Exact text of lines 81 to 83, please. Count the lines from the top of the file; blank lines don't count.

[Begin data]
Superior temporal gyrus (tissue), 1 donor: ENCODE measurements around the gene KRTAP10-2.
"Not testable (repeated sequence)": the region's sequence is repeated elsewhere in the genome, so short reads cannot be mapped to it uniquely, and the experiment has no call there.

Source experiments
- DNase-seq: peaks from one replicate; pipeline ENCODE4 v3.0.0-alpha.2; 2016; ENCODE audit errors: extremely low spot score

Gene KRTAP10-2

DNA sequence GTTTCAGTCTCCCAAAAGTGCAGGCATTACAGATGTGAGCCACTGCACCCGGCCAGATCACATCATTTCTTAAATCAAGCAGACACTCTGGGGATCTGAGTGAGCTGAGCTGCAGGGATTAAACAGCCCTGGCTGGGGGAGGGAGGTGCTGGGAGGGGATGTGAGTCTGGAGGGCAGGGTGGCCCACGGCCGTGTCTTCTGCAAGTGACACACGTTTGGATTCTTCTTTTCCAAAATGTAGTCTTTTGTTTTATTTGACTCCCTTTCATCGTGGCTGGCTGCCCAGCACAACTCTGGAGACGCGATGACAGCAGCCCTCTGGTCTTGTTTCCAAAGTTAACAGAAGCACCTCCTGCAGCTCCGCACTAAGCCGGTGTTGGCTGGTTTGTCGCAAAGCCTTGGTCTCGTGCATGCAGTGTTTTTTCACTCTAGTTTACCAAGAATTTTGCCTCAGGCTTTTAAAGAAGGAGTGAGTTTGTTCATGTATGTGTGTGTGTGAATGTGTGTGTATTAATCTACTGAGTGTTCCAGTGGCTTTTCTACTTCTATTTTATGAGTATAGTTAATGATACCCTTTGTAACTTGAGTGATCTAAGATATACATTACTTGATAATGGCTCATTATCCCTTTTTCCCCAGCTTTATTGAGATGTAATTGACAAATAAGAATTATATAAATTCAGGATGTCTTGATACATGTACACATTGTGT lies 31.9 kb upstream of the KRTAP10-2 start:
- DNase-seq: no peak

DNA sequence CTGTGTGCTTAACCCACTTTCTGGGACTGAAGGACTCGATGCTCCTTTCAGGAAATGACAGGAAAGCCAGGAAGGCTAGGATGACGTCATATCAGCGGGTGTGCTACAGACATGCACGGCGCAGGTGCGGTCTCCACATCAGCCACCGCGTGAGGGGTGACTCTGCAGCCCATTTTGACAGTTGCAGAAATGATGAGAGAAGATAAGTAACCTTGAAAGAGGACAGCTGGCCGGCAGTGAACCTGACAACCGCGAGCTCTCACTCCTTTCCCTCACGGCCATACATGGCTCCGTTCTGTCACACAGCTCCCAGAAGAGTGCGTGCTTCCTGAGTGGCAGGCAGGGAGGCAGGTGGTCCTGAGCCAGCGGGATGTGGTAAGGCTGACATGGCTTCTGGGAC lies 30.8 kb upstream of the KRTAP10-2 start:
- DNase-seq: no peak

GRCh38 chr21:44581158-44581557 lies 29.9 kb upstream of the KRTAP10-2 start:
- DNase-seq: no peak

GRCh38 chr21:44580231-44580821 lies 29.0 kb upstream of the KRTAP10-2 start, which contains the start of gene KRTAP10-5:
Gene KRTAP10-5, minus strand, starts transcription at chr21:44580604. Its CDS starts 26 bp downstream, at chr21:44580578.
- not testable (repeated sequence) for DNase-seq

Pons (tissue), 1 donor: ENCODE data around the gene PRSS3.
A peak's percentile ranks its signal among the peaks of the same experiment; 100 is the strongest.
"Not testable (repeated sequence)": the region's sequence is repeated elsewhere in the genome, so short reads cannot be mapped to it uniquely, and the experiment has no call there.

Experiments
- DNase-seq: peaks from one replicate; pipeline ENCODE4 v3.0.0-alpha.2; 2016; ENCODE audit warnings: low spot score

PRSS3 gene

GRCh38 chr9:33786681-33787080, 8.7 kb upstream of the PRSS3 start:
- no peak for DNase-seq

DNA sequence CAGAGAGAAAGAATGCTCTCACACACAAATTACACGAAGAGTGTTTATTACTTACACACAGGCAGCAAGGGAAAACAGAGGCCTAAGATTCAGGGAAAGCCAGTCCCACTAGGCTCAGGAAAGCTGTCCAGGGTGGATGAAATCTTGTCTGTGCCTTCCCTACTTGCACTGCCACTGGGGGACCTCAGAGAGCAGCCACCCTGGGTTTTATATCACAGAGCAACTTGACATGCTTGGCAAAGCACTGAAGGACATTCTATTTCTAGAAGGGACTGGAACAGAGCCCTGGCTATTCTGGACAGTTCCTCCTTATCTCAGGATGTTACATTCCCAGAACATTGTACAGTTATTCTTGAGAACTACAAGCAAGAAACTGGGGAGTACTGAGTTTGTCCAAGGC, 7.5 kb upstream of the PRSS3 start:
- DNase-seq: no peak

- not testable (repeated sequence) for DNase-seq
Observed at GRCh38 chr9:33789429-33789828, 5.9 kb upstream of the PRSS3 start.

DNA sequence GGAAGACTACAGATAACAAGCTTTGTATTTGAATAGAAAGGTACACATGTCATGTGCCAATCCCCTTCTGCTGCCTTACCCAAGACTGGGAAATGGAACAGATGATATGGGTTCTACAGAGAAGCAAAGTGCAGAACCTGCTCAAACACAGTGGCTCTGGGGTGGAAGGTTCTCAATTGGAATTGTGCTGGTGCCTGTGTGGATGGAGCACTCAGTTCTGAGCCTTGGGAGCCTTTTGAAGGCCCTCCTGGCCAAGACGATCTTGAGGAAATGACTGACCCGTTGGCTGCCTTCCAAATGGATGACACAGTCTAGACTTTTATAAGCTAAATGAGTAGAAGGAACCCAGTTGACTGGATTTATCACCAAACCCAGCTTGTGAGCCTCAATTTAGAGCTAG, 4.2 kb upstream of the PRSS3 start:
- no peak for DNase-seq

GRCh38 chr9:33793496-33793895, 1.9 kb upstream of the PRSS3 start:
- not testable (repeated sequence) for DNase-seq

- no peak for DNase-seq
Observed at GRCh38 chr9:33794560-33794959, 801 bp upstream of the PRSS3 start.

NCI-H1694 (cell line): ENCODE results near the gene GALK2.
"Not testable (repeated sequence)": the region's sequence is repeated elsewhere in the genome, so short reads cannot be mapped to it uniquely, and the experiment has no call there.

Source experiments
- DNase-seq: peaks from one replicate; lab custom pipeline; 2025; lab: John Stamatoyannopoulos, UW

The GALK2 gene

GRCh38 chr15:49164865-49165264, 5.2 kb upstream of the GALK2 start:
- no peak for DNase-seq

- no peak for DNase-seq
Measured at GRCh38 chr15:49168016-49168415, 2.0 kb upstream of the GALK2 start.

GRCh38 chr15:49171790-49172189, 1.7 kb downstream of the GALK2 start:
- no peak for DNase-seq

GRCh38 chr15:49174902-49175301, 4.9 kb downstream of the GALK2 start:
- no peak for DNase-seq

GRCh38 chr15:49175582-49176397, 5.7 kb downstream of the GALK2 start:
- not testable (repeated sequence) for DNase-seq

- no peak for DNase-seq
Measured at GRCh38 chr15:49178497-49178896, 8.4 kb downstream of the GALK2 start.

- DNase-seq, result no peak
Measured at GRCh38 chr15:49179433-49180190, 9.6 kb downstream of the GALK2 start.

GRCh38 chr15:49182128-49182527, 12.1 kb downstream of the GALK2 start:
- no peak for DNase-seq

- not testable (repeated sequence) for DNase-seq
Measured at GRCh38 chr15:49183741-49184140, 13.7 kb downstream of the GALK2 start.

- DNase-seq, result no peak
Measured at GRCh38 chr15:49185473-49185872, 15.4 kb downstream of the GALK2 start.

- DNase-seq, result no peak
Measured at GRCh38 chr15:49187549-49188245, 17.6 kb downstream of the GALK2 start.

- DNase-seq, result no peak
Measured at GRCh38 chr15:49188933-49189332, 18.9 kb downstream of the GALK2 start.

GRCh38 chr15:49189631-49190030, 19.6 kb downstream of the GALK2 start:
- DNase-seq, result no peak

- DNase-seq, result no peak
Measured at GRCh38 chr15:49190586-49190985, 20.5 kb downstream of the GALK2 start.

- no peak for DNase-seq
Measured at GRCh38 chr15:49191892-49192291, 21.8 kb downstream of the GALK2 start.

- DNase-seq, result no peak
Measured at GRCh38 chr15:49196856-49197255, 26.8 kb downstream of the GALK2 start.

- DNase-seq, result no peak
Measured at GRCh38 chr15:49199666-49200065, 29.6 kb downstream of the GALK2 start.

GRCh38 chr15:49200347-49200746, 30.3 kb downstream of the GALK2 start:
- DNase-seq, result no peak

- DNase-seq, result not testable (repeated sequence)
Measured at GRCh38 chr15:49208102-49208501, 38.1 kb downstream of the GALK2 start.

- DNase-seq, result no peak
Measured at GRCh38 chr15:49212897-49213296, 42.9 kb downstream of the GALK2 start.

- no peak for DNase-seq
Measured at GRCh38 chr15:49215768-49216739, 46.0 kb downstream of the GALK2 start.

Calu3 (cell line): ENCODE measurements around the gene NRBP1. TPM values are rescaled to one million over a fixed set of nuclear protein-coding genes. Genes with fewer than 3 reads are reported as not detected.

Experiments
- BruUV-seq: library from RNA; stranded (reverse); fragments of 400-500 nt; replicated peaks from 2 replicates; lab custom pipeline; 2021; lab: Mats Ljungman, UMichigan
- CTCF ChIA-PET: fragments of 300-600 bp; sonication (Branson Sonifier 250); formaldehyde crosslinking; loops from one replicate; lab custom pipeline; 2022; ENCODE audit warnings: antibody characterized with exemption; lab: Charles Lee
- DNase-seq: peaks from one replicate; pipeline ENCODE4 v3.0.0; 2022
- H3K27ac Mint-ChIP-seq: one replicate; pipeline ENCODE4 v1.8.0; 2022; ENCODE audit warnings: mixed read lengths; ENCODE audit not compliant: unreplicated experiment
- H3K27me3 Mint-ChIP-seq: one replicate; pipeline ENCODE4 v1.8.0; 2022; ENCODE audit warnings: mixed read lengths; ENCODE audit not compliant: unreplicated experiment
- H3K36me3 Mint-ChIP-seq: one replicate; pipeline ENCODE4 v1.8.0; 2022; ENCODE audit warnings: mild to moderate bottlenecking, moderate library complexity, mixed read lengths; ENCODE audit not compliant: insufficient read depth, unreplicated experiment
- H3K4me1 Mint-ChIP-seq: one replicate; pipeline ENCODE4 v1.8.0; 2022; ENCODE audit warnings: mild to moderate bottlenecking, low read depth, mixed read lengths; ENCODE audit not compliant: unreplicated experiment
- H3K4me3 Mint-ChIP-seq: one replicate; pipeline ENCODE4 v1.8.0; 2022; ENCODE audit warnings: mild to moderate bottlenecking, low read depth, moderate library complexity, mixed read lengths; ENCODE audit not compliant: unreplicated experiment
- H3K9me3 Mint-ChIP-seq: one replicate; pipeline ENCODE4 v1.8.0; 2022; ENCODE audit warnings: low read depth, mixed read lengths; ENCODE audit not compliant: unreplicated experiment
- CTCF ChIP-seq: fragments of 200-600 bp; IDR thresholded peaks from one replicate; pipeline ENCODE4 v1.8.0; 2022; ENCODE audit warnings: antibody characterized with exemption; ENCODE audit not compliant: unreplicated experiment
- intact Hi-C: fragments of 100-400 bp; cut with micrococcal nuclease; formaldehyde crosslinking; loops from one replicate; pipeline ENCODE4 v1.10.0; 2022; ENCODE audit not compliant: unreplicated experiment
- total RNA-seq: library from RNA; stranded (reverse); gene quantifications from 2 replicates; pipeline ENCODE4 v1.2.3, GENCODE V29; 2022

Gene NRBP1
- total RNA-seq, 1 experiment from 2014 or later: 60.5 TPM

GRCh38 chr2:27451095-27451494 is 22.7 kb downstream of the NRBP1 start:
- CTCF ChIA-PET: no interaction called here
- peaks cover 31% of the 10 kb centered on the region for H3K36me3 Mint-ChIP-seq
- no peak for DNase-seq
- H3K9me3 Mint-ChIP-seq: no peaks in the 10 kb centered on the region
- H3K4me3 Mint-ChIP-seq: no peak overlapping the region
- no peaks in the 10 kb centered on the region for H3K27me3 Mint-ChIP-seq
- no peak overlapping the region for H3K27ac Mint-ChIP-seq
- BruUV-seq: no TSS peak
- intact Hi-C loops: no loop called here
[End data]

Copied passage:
Experiments
- BruUV-seq: library from RNA; stranded (reverse); fragments of 400-500 nt; replicated peaks from 2 replicates; lab custom pipeline; 2021; lab: Mats Ljungman, UMichigan
- CTCF ChIA-PET: fragments of 300-600 bp; sonication (Branson Sonifier 250); formaldehyde crosslinking; loops from one replicate; lab custom pipeline; 2022; ENCODE audit warnings: antibody characterized with exemption; lab: Charles Lee